'If we all stand up it can stop': Pink Shirt Day hopes to end bullying
Published Wednesday, February 22, 2017 8:31PM EST
Last Updated Wednesday, February 22, 2017 8:54PM EST
As messages of hate seem to be ever present, Pink Shirt Day reminds Canadians of the importance of standing up for one another and fighting stereotypes.
Pink Shirt Day started in Nova Scotia in 2007 after a male Grade 9 student was bullied for wearing a pink shirt to school.
Horrified by the bullying, two other students organized a protest, encouraging students to weak a pink shirt to support the boy.
Ten years later, people across the country are marking Pink Shirt Day.
University student Ashley Murphy shared her heartbreaking story with students at Moncrest School in Toronto.
Murphy was bullied throughout her life because she was born HIV positive -- and it wasn’t always just her peers who were mean.
“A few years ago a friend’s parent told them to give me plastic plates, cups and utensils when I visited,” she told the audience of captive students.
“I wasn’t invited to sleepovers as a kid; the neighbours wouldn’t let their kids,” she told CTV News Channel. “It was all the parents and the lack of education.”
The hashtags #PinkShirtDay, #bullyingawareness and #imaginenobullying were trending on Twitter as people also took to social media to share their stories and speak out.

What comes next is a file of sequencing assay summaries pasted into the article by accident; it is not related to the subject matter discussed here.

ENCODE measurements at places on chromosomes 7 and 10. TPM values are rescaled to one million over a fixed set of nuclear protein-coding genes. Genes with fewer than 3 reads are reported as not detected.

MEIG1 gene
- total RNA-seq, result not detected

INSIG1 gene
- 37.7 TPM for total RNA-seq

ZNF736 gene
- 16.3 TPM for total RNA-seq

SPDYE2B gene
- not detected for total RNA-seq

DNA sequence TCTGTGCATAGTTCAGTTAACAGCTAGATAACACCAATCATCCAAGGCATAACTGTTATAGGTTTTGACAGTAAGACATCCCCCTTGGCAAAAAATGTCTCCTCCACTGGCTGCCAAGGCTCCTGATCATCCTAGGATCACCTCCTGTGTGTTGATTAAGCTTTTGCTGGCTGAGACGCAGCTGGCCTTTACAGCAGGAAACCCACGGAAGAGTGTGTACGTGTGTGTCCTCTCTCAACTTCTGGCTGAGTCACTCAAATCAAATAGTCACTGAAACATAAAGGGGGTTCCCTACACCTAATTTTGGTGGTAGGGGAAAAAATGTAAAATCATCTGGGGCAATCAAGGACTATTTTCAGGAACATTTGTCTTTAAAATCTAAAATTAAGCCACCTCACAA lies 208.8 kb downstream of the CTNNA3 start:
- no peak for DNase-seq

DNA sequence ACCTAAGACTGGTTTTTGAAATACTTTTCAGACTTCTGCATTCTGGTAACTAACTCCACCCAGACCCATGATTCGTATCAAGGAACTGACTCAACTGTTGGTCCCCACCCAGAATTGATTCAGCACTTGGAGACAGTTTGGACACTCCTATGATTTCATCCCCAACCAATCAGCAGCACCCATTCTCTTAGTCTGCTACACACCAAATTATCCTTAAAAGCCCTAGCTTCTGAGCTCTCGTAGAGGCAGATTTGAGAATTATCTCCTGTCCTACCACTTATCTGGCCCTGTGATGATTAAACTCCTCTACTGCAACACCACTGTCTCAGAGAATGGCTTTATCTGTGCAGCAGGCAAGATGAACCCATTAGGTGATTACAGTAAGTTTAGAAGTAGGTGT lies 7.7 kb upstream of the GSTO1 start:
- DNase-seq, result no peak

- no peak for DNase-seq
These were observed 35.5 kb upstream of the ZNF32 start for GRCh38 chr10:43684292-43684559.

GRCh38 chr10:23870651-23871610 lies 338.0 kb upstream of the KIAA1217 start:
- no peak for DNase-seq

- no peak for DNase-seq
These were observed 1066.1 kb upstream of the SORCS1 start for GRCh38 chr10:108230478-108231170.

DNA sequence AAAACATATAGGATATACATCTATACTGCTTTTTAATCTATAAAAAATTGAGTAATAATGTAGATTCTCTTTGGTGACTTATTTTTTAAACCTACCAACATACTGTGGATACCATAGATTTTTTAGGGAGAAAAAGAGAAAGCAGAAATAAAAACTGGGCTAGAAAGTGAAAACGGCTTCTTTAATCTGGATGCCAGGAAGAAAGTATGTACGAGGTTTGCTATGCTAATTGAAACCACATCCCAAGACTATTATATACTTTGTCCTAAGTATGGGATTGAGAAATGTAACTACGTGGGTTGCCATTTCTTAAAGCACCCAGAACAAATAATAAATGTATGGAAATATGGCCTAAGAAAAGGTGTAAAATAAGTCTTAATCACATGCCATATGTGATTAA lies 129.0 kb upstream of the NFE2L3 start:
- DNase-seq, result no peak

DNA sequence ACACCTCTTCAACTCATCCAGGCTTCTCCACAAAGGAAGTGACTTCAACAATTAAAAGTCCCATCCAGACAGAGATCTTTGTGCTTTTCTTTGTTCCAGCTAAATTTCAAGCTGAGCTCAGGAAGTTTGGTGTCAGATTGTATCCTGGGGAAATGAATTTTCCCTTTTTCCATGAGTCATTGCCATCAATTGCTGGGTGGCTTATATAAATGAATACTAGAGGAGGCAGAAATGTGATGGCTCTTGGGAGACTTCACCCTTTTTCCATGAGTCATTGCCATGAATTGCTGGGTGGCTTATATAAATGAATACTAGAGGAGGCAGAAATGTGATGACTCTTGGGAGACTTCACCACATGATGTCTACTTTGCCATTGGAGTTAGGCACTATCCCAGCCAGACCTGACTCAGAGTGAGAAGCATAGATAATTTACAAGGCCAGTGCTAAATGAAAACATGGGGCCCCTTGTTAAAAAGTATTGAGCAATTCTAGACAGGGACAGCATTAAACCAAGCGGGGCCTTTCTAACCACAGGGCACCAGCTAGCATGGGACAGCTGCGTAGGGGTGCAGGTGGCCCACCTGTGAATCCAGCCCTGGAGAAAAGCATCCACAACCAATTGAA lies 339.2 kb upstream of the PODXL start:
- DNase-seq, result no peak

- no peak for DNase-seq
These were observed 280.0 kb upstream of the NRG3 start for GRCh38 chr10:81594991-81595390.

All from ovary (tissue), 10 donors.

One woman shared her story of being bullied from a young age, saying the only person who truly understood what she was going through at the time and who helped her get through the experience was her brother.
To have been bullied at school and by a few former coworkers, I say no to bullying #BullyingAwareness— Rachel Dumais (@rdumais78) February 22, 2017
One father expressed his frustration that he was being forced to take his daughter out of her school because she was being “cyber bullied and social alienated.”
There were many others who took the opportunity to express their gratitude for those in their life who supported them during the time they were being bullied, saying it was that compassion and kindness that helped them through the hard times.
I think everyone was bullied or bullied someone else at some point in their life. Compassion is key on both sides. #BullyingAwareness— Kristen Padayas (@KristenPadayas) February 22, 2017
And finally, there were many who urged those who witness bullying to speak out to help the victims.
I wish I knew then what I know about bullies. Things would have been a lot different. #BullyingAwareness— Friggin' Darth (@DarthAlexander9) February 22, 2017
Co-founder of Pink Shirt Day, Travis Price, is overwhelmed and humbled at how big the day has gotten.
“It’s incredible,” he told CTV News Channel, “to see how far this movement has truly spread because of one act of kindness. One random act of kindness changed the way the world looked at an issue.”
University of Toronto social work professor, Faye Mishna, believes that more needs to be done to stop and prevent bullying.
“We need to have other strategies that are happening throughout the year so it’s not just this day,” she told CTV News Channel, suggesting finding ways to make it easier for children to talk to adults.
Price commented that bullying prevention education is also important in the fight against bullying.
But the anti-bullying message is best put by grade eight students Claire and Rowan: “If we all stand up it can stop.”
With files from CTV Toronto’s Dana Levenson and CTV News Channel